Yesterday, I wrote a brief note on some tips for presenting cases, based recent experience the past few weeks.
Quite a few people shared it including other lecturers and professors, so I thought I might as well save it here.
Tips for medical students:
When presenting during bedside teaching or teaching ward-rounds…
1) Speak to the whole audience, not just the consultant or lecturer you are presenting to.
2) If you did not obtain the whole history from the patient, state it at the beginning of the presentation, giving reasons (why you needed another source for the collateral history).
3) After the history and physical examination findings, it is useful to quickly summarize the case in 1-2 lines, followed by a list of differential diagnoses, or a working diagnosis followed by 2-3 other possible diagnoses, giving reasons.
4) A summary includes the age and gender of the patient, followed by 2-3 of the main presenting complaint/s and 2-3 main physical examination findings, either positive or negative. You should be able to summarize a case in 1-2 sentence/s.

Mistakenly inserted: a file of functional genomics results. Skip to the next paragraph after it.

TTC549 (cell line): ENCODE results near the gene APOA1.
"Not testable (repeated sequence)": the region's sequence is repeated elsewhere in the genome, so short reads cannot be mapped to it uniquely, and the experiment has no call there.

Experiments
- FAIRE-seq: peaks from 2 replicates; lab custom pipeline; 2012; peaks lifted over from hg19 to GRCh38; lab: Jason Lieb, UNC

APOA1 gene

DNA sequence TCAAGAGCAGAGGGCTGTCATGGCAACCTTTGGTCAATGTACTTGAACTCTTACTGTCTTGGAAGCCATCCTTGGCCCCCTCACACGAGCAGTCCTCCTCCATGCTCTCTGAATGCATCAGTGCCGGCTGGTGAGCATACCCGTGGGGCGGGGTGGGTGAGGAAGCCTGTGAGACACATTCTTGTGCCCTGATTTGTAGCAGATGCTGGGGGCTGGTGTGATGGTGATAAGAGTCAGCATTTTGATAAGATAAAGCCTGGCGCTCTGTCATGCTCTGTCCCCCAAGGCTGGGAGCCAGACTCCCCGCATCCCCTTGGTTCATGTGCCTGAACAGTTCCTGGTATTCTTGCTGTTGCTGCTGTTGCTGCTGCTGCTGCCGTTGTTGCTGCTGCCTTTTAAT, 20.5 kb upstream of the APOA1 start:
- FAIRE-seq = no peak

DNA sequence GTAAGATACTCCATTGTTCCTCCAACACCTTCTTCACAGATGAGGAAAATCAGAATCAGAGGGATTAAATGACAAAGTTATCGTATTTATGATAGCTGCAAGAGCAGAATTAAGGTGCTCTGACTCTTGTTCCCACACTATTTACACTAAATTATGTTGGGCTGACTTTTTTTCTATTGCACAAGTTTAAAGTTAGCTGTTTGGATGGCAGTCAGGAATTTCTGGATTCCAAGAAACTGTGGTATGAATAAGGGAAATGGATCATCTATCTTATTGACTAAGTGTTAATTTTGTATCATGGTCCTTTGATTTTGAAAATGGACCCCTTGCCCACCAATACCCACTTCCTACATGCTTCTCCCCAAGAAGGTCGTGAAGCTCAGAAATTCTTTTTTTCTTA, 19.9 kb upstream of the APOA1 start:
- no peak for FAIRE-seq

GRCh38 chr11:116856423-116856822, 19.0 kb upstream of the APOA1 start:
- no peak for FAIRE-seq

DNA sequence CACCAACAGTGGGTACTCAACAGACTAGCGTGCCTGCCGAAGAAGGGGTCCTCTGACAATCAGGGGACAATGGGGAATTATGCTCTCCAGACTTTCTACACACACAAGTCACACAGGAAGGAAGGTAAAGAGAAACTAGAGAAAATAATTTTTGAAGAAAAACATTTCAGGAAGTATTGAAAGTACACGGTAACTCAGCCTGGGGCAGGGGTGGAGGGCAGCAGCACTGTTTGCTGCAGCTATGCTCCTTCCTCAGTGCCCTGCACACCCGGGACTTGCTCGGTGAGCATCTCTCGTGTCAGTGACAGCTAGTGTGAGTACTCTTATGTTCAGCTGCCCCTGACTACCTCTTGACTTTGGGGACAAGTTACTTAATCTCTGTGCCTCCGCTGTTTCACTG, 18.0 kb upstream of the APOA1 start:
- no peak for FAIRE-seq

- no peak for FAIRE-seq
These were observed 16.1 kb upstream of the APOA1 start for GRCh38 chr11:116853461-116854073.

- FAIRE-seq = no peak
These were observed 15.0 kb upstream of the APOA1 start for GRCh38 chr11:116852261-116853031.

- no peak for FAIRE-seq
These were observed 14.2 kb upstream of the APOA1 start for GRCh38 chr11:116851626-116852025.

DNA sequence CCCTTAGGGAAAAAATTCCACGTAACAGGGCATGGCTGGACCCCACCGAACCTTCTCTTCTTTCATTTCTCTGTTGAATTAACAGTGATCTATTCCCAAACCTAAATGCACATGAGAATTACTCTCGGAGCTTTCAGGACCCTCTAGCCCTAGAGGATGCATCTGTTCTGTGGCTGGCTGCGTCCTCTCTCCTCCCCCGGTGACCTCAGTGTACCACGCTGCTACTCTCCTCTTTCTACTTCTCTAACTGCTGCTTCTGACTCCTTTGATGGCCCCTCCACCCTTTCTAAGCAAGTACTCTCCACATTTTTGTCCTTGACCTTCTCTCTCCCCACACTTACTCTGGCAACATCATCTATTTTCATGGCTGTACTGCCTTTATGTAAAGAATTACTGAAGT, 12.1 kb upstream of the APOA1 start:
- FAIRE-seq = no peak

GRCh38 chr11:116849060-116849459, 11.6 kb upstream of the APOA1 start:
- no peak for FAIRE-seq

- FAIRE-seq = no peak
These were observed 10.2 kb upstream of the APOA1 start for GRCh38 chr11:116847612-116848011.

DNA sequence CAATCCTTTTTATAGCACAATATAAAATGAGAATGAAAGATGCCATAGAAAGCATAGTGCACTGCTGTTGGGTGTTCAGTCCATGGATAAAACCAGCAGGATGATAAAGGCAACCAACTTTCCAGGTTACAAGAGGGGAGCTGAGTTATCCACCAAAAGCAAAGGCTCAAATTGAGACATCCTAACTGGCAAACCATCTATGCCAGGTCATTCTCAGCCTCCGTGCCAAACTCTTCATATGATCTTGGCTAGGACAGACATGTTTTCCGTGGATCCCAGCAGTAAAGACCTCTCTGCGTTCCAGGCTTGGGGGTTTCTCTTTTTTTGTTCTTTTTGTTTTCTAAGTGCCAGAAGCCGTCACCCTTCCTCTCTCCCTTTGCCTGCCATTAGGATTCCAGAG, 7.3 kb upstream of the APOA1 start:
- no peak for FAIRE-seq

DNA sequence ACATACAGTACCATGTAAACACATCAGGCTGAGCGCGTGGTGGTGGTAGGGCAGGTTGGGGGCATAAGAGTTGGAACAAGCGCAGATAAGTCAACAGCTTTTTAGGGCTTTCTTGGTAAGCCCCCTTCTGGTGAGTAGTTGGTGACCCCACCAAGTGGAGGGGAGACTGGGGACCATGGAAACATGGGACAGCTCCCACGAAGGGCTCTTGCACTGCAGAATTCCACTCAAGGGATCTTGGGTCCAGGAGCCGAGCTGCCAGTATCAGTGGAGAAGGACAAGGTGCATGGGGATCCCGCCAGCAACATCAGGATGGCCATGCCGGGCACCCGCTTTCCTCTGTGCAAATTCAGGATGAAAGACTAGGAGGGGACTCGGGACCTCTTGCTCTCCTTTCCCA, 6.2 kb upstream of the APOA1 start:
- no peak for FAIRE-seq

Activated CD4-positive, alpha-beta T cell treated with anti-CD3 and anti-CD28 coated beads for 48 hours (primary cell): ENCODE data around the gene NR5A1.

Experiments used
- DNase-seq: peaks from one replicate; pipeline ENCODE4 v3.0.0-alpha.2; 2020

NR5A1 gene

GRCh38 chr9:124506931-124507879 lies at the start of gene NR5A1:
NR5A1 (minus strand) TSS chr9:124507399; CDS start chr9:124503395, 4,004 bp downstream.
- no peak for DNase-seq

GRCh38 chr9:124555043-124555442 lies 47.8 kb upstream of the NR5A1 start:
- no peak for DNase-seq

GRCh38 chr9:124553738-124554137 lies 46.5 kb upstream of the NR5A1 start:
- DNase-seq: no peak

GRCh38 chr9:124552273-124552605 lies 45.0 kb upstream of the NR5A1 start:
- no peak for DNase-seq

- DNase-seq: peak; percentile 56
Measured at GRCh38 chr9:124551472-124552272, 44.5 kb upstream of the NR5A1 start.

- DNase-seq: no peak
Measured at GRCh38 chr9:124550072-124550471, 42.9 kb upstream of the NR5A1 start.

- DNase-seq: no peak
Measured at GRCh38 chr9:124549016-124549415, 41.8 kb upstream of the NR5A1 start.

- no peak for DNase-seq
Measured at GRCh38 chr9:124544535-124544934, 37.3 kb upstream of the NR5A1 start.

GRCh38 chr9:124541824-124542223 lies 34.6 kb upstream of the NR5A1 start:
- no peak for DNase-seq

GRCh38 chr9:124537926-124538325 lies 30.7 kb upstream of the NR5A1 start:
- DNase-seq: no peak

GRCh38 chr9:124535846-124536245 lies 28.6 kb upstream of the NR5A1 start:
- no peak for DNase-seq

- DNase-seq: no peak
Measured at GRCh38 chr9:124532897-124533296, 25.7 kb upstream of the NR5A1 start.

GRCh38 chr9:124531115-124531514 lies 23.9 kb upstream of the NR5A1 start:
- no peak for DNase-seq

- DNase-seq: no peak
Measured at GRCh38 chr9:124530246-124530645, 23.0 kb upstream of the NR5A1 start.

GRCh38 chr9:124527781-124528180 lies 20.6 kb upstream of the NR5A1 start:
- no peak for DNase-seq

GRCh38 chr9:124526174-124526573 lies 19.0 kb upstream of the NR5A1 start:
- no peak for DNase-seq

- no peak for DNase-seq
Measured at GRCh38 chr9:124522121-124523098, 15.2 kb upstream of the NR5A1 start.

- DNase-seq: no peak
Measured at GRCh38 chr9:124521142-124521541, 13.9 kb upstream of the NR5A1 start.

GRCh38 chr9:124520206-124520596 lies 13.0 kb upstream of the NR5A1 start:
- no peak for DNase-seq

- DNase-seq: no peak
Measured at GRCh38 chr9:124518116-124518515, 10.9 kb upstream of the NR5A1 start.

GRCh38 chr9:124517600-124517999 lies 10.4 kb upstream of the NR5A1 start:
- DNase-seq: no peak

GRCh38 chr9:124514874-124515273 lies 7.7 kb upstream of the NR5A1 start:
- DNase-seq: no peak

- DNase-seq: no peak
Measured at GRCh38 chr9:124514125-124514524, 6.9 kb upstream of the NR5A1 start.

5) State the more common conditions first in the list of the differential diagnosis, if you have reason to include a rare condition in the differential, state that you are aware it is a rare condition (and give reasons why you are considering it as a differential).
6) When you are suggesting a plan of action, including investigations, it makes more sense to list the investigations according to the list of differentials you had mentioned before.
7) For each investigation, state the reason it is performed (what you are looking for) and also what you expect to find.
8) When describing the management, unless in emergency situations, (which should then begin with ABC’s), start with non-pharmacological intervention/s first, and then the pharmacological intervention/s.
Hope this helps.
- It’s best to tell the story in a narrative, with a clear timeline. What I mean by this is, referring to today, this moment, at T=0, and any event in relation to T=0 (time equals zero, which is the time of presentation).
- Use sentences like:
- Do not say:
- The simple reason is, the audience will then have to do simple mental arithmetic to work out the duration of illness, and steal attention from your story.